German cremation technicians call the lower part of the oven, which generates hot air for incineration ‘Generator’. In a letter from Topf und Söhne to the Neubauleitung in KL Mauthausen (Letter from Topf to SS-Neubauleitung KL Mauthausen of 6 January 1941. BK, NS4 Ma/54 January 6, 1941, as cited by Mattogno in ‘Cremation Ovens Auschwitz’), these technicians called the produced hot air ‘Generatorgase’.
To generate ‘gas’ in a ‘generator’ is simply part of the incineration process.
Because the gas-generating process takes place in the lowest part of the oven-building, at a lower level, it is necessarily situated in a souterrain, a sub-level or even a separate floor; in any case: below the floor level of the cremation room.
If so, it’s logical and completely normal to call this Generatorgase sub-level: “Vergasungskeller”.
Also Prof. Arthur R. Butz has argued in the same way:
Prof. Arthur R. Butz wrote:The "Vergasungskeller" (gassing cellar)
Earlier, I considered a widely-cited document dated January 29, 1943, in which Karl Bischoff, head of the Auschwitz construction department, reported to Hans Kammler, head of the SS engineering office in Berlin, on the operational status of Crematory II: 
"The Crematorium II has been completed - save for some minor constructional work - by the use of all the forces available, in spite of unspeakable difficulties, the severe cold, and in 24 hour shifts. The fires were started in the ovens in the presence of Senior Engineer Prüfer, representative of the contractors of the firm of Topf and Sons, Erfurt, and they are working most satisfactorily. The formwork for the reinforced concrete ceiling of the mortuary cellar [Leichenkeller] could not yet be removed on account of the frost. This is, however, unimportant, as the gassing cellar [Vergasungskeller] can be used for this purpose [...]"
In his book, Pressac wrote that my interpretation of the term Vergasungskeller "though perfect in its literary form, was technically worthless."  He interprets the term Vergasungskeller in this 1943 document to mean a homicidal gas chamber, and made this number one in his list of 39 "criminal traces" of extermination gassings at Auschwitz.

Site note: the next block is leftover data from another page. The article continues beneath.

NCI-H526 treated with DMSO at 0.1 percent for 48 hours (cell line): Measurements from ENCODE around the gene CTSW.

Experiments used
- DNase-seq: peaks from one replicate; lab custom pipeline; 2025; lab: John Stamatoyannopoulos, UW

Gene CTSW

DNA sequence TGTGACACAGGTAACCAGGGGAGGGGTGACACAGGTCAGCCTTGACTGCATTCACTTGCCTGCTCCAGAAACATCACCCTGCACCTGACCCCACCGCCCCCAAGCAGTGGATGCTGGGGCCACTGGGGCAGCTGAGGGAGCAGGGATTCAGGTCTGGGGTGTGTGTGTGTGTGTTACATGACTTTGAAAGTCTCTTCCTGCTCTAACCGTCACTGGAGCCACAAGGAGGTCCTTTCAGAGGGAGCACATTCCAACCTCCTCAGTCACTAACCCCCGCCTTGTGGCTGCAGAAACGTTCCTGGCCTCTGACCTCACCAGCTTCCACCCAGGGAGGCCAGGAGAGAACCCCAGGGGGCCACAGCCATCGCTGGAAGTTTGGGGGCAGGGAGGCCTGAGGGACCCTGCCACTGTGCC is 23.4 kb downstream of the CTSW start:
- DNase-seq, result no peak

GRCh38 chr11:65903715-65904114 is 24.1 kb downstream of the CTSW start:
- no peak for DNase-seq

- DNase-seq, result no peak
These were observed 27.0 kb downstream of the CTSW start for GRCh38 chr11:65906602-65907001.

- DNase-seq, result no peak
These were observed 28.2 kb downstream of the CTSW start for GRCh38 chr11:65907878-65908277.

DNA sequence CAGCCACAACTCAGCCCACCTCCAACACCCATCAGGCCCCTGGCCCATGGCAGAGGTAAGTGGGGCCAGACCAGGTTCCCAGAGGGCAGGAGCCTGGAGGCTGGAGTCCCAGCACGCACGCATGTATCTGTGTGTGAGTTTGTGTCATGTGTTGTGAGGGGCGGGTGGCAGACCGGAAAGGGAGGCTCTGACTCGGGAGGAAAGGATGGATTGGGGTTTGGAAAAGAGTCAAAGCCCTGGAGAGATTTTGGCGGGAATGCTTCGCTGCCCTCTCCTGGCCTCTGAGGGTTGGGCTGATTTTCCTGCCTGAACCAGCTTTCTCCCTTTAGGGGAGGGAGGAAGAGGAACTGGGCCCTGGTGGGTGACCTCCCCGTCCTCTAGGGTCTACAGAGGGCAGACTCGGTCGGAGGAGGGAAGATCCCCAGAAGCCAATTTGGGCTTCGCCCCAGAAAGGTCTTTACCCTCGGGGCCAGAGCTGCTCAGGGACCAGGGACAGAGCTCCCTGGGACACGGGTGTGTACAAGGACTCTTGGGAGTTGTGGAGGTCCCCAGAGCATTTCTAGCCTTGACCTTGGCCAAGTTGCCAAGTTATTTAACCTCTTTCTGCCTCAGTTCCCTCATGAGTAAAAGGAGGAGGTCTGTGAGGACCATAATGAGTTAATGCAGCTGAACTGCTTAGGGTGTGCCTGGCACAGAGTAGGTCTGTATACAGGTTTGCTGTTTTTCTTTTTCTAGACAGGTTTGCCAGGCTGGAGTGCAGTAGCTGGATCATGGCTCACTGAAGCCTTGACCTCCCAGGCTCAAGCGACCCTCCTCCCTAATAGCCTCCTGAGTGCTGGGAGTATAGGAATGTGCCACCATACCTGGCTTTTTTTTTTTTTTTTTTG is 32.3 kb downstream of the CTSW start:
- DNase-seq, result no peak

Although my translation of the term was technically correct, I would now say that Pressac showed that, in this case, my interpretation was not correct. However, Pressac's interpretation is also incorrect, as shown by the evidence he himself reproduces. It is necessary to consider this matter in detail. 
The two important German words in this regard are Begasung, treatment with a gas, and Vergasung, gasification or conversion of something into a gas, even in the loose sense; for example, the German word for carburetion is Vergasung. Thus, although "fumigation" should normally be "Begasung," for no clear reason German often allows "Vergasung" to substitute for "Begasung." Thus, gas attacks in World War I were referred to as Vergasung, and professional fumigators often speak of their operations as Vergasung rather than Begasung. However, it appears that Begasung never substitutes for Vergasung and that a fumigation or delousing gas chamber is normally a "Gaskammer," not a "Vergasungskammer" or "Vergasungskeller." Accordingly, the delousing gas chambers at Auschwitz were called "Gaskammern."  These are the sorts of arbitrary conventions of usage, not deducible from a dictionary, that occur in any language.
Despite all this, the normal meaning of Vergasung, in a technical context, is gasification, gas generation, or carburetion. In view of that and knowing that some cremation ovens were of a design requiring a combustible gas-air mixture to be introduced by blowers located outside, I interpreted the Vergasungskeller mentioned in the 1943 document as a place where coke or coal was converted into a combustible gas, mixed with air, and then introduced under pressure into the cremation ovens.